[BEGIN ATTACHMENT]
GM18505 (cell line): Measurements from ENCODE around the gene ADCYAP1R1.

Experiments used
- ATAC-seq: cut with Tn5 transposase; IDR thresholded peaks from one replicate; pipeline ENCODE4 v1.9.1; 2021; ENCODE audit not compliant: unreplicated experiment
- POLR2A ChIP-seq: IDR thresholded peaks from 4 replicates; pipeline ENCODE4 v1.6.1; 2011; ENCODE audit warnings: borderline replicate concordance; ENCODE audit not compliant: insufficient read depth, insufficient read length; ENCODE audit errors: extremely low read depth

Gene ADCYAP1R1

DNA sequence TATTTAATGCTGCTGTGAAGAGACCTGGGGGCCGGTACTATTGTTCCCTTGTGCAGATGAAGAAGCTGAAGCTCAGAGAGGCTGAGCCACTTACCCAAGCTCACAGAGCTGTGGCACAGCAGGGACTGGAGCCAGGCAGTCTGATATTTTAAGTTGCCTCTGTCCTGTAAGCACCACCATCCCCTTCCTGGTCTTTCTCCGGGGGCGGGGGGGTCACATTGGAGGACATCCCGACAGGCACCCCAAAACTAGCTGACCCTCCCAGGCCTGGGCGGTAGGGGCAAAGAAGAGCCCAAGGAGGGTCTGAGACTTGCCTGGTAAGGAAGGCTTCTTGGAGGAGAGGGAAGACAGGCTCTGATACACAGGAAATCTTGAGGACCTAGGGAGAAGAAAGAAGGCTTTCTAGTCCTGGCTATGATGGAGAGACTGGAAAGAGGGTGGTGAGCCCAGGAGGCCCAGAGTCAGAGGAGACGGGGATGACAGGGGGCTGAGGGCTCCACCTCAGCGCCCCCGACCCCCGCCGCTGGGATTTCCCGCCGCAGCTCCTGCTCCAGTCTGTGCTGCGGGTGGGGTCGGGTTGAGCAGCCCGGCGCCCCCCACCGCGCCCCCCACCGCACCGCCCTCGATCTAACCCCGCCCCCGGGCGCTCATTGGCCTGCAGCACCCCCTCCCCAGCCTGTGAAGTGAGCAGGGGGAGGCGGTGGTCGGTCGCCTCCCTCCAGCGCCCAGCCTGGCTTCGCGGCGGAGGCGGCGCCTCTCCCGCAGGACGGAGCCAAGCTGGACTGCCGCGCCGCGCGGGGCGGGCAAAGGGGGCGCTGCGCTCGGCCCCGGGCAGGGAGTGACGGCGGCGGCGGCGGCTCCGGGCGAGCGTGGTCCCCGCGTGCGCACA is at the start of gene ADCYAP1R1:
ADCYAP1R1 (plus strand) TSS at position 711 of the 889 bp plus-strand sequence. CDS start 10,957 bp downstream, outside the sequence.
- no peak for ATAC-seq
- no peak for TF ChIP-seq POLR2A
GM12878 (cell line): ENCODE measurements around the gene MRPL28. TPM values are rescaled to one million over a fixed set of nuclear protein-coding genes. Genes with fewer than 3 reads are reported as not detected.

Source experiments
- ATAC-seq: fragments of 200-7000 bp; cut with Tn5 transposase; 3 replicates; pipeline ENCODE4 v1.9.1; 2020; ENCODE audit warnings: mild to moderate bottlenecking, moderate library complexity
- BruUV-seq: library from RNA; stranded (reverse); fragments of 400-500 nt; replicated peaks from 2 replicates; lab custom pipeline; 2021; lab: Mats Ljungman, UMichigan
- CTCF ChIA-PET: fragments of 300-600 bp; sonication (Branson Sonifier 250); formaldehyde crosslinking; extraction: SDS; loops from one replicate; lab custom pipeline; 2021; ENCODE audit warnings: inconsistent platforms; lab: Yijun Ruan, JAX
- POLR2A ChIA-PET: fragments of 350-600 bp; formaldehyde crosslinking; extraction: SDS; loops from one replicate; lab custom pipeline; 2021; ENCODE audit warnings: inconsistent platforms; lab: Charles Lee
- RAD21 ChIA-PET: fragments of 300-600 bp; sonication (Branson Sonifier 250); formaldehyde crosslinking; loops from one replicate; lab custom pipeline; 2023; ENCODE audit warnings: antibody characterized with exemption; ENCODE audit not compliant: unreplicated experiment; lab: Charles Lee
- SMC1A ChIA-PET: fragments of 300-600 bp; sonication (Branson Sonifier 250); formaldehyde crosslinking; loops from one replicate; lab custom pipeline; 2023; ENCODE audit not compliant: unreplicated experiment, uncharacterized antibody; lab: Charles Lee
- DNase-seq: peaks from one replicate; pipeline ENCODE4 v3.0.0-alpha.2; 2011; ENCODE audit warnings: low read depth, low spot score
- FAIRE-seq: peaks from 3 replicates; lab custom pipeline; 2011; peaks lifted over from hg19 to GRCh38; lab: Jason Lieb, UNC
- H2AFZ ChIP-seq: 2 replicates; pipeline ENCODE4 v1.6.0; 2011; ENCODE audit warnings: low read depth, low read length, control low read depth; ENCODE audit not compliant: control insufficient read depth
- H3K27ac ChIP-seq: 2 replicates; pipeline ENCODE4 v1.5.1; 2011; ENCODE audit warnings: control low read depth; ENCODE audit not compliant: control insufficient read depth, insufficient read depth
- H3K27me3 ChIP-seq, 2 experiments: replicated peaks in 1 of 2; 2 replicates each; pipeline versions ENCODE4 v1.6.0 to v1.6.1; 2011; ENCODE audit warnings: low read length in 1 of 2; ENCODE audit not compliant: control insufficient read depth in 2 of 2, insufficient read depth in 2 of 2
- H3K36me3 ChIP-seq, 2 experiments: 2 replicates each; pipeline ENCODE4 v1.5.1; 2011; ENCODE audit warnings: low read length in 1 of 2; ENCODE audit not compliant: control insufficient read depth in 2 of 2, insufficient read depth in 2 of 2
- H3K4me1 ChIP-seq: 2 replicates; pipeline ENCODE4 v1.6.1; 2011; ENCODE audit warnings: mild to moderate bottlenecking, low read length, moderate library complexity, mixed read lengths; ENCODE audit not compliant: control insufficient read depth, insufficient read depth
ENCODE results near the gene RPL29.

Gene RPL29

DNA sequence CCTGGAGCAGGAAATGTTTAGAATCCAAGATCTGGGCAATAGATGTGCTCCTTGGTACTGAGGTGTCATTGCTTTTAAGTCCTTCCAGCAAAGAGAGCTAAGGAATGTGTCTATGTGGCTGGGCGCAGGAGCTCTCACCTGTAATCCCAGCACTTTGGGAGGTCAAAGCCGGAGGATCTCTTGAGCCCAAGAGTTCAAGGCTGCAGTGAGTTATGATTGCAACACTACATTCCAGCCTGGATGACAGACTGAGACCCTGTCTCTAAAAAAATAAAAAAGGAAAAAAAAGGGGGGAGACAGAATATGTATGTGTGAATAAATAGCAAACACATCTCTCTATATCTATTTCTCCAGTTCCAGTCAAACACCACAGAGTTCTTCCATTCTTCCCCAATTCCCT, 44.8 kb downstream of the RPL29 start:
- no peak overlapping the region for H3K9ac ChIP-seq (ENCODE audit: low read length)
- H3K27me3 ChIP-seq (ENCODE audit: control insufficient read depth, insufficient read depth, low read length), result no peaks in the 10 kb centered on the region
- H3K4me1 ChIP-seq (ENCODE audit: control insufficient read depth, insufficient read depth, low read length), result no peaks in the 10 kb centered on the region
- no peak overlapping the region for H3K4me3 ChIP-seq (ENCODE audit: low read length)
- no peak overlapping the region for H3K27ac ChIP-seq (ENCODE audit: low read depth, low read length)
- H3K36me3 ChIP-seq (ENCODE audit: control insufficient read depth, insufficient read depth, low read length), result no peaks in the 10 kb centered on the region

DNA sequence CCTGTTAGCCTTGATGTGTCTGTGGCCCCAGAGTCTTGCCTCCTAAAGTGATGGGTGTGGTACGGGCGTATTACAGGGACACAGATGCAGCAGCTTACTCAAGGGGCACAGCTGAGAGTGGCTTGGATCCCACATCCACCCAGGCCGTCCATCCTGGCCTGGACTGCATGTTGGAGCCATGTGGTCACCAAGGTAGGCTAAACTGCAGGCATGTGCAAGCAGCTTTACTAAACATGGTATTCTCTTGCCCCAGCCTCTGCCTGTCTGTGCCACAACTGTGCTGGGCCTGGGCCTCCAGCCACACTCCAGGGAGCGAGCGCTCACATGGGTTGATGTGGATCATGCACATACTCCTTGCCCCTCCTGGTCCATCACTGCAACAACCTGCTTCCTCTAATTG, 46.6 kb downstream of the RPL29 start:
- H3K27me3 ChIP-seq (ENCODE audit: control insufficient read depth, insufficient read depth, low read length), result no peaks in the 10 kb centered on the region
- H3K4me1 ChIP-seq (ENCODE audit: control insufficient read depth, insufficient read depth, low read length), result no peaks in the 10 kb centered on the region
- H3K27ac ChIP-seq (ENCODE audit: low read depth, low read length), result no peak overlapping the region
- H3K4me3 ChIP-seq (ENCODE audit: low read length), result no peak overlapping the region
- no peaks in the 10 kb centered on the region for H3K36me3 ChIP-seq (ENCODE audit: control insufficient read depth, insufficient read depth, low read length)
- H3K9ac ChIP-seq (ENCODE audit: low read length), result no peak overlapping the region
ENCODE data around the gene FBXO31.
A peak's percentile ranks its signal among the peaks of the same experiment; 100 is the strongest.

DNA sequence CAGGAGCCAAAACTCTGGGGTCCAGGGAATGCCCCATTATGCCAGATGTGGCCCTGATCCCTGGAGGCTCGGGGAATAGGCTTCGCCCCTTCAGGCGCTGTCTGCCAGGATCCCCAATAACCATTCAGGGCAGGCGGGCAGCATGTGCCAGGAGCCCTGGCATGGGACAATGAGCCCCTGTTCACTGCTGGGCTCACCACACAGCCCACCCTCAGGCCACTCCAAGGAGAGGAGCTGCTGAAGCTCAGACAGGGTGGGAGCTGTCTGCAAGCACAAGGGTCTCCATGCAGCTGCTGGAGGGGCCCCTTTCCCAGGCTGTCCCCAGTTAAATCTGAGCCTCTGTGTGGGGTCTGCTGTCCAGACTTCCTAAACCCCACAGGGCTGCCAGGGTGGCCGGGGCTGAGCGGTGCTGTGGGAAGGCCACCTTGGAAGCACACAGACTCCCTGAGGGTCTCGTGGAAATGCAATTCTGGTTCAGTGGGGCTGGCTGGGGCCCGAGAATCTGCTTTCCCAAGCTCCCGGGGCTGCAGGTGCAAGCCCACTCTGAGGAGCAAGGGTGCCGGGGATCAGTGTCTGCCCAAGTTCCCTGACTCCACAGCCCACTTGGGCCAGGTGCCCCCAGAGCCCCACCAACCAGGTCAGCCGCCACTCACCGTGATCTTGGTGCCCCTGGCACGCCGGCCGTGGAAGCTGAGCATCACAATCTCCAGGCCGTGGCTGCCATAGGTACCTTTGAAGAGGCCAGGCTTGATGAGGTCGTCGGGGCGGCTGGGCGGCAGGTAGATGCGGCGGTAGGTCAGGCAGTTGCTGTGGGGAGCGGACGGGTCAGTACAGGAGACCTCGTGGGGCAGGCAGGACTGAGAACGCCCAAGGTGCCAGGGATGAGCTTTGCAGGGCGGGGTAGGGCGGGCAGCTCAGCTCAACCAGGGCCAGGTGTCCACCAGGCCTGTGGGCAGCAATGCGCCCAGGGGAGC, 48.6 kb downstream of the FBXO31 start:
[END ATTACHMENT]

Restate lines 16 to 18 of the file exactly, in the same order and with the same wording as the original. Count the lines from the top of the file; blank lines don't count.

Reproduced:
- RAD21 ChIA-PET: fragments of 300-600 bp; sonication (Branson Sonifier 250); formaldehyde crosslinking; loops from one replicate; lab custom pipeline; 2023; ENCODE audit warnings: antibody characterized with exemption; ENCODE audit not compliant: unreplicated experiment; lab: Charles Lee
- SMC1A ChIA-PET: fragments of 300-600 bp; sonication (Branson Sonifier 250); formaldehyde crosslinking; loops from one replicate; lab custom pipeline; 2023; ENCODE audit not compliant: unreplicated experiment, uncharacterized antibody; lab: Charles Lee
- DNase-seq: peaks from one replicate; pipeline ENCODE4 v3.0.0-alpha.2; 2011; ENCODE audit warnings: low read depth, low spot score